Format

Send to

Choose Destination
See comment in PubMed Commons below
J Vis Exp. 2012 Jun 5;(64):e3857. doi: 10.3791/3857.

Use of artificial sputum medium to test antibiotic efficacy against Pseudomonas aeruginosa in conditions more relevant to the cystic fibrosis lung.

Author information

1
Institute of Infection and Global Health, University of Liverpool.

Abstract

There is growing concern about the relevance of in vitro antimicrobial susceptibility tests when applied to isolates of P. aeruginosa from cystic fibrosis (CF) patients. Existing methods rely on single or a few isolates grown aerobically and planktonically. Predetermined cut-offs are used to define whether the bacteria are sensitive or resistant to any given antibiotic. However, during chronic lung infections in CF, P. aeruginosa populations exist in biofilms and there is evidence that the environment is largely microaerophilic. The stark difference in conditions between bacteria in the lung and those during diagnostic testing has called into question the reliability and even relevance of these tests. Artificial sputum medium (ASM) is a culture medium containing the components of CF patient sputum, including amino acids, mucin and free DNA. P. aeruginosa growth in ASM mimics growth during CF infections, with the formation of self-aggregating biofilm structures and population divergence. The aim of this study was to develop a microtitre-plate assay to study antimicrobial susceptibility of P. aeruginosa based on growth in ASM, which is applicable to both microaerophilic and aerobic conditions. An ASM assay was developed in a microtitre plate format. P. aeruginosa biofilms were allowed to develop for 3 days prior to incubation with antimicrobial agents at different concentrations for 24 hours. After biofilm disruption, cell viability was measured by staining with resazurin. This assay was used to ascertain the sessile cell minimum inhibitory concentration (SMIC) of tobramycin for 15 different P. aeruginosa isolates under aerobic and microaerophilic conditions and SMIC values were compared to those obtained with standard broth growth. Whilst there was some evidence for increased MIC values for isolates grown in ASM when compared to their planktonic counterparts, the biggest differences were found with bacteria tested in microaerophilic conditions, which showed a much increased resistance up to a > 128 fold, towards tobramycin in the ASM system when compared to assays carried out in aerobic conditions. The lack of association between current susceptibility testing methods and clinical outcome has questioned the validity of current methods. Several in vitro models have been used previously to study P. aeruginosa biofilms. However, these methods rely on surface attached biofilms, whereas the ASM biofilms resemble those observed in the CF lung. In addition, reduced oxygen concentration in the mucus has been shown to alter the behavior of P. aeruginosa and affect antibiotic susceptibility. Therefore using ASM under microaerophilic conditions may provide a more realistic environment in which to study antimicrobial susceptibility.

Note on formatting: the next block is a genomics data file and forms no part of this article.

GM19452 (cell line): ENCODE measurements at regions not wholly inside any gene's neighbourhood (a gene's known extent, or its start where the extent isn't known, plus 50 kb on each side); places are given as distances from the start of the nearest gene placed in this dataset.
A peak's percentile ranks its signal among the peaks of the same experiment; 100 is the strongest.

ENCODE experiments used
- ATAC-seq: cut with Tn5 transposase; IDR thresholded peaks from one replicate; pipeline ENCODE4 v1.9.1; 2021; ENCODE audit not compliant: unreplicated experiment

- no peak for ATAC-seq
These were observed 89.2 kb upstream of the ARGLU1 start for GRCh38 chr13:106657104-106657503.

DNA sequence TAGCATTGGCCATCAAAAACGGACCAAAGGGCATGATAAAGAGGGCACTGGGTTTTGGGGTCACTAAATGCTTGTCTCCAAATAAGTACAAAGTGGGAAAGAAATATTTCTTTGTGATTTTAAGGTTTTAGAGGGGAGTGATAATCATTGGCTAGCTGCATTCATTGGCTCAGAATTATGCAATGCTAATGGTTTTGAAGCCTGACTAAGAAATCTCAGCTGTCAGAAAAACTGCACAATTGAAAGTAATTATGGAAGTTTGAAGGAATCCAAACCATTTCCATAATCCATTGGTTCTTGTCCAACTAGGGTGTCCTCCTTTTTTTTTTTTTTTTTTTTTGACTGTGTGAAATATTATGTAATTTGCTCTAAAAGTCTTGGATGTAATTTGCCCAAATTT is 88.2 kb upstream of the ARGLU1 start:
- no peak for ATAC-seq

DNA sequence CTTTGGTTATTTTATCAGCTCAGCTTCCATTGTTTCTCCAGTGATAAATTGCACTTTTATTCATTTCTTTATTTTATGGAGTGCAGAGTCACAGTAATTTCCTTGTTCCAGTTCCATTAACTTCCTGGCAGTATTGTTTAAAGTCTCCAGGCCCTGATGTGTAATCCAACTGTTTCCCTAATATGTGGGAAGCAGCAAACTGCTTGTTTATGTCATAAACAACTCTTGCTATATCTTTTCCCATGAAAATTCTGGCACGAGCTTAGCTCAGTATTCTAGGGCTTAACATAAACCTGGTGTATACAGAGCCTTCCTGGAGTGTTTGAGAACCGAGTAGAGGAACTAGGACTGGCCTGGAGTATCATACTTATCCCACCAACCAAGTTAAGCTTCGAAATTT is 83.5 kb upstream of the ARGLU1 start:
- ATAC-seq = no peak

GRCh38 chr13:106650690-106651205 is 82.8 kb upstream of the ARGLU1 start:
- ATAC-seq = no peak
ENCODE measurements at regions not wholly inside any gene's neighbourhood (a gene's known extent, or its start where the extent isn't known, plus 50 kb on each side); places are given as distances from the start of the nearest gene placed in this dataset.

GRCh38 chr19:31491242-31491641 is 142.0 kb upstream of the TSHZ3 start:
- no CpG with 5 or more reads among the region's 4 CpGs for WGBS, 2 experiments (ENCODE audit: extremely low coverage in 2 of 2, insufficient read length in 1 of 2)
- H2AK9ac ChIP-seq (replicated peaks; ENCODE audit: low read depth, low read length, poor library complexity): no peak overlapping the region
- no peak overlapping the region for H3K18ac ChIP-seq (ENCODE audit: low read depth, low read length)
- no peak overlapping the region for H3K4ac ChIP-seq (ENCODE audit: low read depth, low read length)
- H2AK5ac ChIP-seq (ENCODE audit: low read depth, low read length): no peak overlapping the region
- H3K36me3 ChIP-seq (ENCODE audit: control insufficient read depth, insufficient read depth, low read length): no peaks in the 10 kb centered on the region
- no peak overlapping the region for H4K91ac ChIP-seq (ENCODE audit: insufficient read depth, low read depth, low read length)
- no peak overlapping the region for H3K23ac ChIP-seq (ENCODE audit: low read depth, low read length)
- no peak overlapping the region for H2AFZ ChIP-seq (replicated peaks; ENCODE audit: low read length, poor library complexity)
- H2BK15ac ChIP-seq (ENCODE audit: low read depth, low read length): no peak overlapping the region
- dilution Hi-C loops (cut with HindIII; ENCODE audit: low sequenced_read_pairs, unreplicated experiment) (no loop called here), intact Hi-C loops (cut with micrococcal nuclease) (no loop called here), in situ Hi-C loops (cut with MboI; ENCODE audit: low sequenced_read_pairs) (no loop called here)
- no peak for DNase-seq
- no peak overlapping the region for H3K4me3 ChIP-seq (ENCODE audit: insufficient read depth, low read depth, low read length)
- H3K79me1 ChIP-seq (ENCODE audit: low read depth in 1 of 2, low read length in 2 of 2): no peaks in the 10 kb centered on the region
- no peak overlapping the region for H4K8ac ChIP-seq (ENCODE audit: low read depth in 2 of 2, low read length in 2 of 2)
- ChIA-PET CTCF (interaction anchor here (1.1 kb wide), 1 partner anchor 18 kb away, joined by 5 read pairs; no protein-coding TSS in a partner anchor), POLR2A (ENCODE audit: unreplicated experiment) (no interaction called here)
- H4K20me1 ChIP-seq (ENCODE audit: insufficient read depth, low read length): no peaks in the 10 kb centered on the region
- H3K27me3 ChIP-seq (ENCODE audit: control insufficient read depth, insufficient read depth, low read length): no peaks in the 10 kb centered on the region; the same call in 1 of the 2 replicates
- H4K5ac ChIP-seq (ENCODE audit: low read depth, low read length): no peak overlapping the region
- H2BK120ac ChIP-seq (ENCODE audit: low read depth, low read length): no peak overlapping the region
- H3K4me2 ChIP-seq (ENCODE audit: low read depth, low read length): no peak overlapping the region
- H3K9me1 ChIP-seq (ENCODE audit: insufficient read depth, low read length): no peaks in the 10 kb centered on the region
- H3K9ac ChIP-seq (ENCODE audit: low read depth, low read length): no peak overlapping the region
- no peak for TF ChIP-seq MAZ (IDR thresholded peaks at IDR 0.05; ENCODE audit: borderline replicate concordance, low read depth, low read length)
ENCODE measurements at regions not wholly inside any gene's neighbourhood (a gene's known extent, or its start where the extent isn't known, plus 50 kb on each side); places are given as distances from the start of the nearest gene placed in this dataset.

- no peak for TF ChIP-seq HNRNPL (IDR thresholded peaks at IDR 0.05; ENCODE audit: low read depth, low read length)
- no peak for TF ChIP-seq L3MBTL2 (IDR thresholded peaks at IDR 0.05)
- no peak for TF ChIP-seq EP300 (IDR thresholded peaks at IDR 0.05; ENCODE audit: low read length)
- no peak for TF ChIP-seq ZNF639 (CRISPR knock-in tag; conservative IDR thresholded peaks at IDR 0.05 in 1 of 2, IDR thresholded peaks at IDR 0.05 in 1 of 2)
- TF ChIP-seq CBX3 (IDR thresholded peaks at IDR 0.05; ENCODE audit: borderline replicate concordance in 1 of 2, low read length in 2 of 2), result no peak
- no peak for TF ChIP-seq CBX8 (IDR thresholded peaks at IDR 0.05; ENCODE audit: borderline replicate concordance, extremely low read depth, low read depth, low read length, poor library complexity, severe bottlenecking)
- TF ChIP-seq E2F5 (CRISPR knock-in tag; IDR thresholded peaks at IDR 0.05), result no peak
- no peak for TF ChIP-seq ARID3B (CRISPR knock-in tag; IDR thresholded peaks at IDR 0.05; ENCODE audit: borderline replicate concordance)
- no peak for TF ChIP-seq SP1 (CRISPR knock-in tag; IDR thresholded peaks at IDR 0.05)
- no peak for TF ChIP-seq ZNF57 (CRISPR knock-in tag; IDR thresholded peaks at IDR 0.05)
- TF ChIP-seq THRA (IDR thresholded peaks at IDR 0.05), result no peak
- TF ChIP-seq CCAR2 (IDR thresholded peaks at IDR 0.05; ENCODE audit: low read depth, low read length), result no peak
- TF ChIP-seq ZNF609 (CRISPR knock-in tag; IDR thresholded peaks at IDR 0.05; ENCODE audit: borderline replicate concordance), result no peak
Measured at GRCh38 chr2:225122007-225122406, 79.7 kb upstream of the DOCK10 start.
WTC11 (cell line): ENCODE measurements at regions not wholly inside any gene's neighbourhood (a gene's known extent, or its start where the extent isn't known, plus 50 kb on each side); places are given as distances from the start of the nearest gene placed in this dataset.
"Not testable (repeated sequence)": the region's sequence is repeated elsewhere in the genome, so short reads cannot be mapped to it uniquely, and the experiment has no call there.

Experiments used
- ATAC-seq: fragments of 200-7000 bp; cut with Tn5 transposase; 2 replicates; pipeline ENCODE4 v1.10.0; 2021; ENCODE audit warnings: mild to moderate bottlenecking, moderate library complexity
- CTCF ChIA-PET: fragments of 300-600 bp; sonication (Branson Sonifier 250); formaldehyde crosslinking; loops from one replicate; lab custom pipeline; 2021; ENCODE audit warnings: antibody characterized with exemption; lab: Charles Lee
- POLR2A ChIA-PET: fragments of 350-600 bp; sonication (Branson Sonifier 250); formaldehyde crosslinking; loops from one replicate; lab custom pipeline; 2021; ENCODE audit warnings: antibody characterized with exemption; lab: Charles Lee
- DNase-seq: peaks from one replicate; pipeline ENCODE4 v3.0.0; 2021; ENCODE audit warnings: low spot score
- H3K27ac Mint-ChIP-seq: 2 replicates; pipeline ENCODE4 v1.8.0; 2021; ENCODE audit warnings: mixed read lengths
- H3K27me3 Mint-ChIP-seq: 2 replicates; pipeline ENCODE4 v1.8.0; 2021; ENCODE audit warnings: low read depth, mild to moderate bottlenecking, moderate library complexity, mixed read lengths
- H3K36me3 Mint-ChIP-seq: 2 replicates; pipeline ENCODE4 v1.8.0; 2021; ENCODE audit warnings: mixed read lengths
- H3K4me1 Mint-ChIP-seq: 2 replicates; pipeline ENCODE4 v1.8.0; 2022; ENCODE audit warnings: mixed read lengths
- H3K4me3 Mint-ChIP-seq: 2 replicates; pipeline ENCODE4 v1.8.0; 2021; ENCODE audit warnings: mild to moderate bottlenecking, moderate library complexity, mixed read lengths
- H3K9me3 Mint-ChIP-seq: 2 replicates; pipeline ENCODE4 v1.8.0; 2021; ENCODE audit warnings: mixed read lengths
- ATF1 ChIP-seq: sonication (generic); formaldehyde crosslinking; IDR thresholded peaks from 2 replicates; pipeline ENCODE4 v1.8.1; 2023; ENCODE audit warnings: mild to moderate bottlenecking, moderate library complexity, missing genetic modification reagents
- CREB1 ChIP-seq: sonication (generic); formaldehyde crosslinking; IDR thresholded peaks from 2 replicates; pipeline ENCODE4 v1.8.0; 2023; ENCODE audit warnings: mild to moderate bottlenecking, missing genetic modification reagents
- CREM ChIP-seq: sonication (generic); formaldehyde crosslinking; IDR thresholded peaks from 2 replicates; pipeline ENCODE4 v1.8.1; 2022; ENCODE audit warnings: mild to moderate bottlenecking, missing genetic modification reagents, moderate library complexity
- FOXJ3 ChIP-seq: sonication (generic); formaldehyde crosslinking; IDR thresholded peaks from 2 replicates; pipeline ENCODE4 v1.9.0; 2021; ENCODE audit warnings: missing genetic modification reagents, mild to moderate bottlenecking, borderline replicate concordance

PMID:
22711026
PMCID:
PMC3471314
DOI:
10.3791/3857
[Indexed for MEDLINE]
Free PMC Article
PubMed Commons home

PubMed Commons

0 comments
How to join PubMed Commons

    Supplemental Content

    Full text links

    Icon for MyJove Corporation Icon for PubMed Central
    Loading ...
    Support Center